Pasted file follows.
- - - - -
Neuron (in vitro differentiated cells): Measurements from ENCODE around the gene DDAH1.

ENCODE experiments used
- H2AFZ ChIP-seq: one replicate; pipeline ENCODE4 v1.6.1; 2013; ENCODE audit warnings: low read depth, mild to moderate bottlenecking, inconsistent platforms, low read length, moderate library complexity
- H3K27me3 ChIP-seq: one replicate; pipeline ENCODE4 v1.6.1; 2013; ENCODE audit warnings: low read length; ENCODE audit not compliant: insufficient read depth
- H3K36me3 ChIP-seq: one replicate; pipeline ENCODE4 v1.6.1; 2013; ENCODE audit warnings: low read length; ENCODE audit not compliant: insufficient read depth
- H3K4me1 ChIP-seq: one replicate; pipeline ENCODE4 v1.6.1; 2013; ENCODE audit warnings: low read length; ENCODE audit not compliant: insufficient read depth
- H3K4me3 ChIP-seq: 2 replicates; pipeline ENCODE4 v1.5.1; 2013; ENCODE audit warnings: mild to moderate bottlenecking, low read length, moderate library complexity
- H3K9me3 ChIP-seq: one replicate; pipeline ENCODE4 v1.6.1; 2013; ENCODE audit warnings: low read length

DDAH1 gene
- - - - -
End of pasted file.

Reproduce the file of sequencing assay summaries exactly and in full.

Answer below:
Neuron (in vitro differentiated cells): Measurements from ENCODE around the gene DDAH1.

ENCODE experiments used
- H2AFZ ChIP-seq: one replicate; pipeline ENCODE4 v1.6.1; 2013; ENCODE audit warnings: low read depth, mild to moderate bottlenecking, inconsistent platforms, low read length, moderate library complexity
- H3K27me3 ChIP-seq: one replicate; pipeline ENCODE4 v1.6.1; 2013; ENCODE audit warnings: low read length; ENCODE audit not compliant: insufficient read depth
- H3K36me3 ChIP-seq: one replicate; pipeline ENCODE4 v1.6.1; 2013; ENCODE audit warnings: low read length; ENCODE audit not compliant: insufficient read depth
- H3K4me1 ChIP-seq: one replicate; pipeline ENCODE4 v1.6.1; 2013; ENCODE audit warnings: low read length; ENCODE audit not compliant: insufficient read depth
- H3K4me3 ChIP-seq: 2 replicates; pipeline ENCODE4 v1.5.1; 2013; ENCODE audit warnings: mild to moderate bottlenecking, low read length, moderate library complexity
- H3K9me3 ChIP-seq: one replicate; pipeline ENCODE4 v1.6.1; 2013; ENCODE audit warnings: low read length

DDAH1 gene